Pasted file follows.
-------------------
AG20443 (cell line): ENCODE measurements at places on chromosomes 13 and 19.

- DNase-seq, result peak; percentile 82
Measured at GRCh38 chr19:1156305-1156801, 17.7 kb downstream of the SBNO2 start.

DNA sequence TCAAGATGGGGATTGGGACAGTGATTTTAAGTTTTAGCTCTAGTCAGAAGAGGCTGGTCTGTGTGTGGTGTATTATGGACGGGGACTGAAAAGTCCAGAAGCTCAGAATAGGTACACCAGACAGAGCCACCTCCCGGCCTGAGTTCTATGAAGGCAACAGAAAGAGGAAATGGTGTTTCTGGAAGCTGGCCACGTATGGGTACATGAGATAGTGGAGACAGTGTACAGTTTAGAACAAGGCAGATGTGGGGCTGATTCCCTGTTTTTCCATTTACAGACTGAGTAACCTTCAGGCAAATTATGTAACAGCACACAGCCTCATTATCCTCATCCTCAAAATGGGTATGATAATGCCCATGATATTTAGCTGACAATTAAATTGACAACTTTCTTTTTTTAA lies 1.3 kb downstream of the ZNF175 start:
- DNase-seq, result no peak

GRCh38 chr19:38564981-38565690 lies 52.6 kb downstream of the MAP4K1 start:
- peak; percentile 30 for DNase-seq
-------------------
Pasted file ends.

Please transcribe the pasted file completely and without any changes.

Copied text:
AG20443 (cell line): ENCODE measurements at places on chromosomes 13 and 19.

- DNase-seq, result peak; percentile 82
Measured at GRCh38 chr19:1156305-1156801, 17.7 kb downstream of the SBNO2 start.

DNA sequence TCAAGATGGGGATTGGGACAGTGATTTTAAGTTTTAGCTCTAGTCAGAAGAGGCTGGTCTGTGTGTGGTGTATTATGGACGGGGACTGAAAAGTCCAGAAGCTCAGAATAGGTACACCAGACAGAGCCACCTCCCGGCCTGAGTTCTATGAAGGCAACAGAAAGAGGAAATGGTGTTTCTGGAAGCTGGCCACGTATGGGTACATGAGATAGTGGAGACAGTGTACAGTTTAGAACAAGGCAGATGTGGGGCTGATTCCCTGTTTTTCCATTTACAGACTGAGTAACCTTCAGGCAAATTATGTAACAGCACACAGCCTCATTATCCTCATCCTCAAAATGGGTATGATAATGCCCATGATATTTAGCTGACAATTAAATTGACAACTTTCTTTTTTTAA lies 1.3 kb downstream of the ZNF175 start:
- DNase-seq, result no peak

GRCh38 chr19:38564981-38565690 lies 52.6 kb downstream of the MAP4K1 start:
- peak; percentile 30 for DNase-seq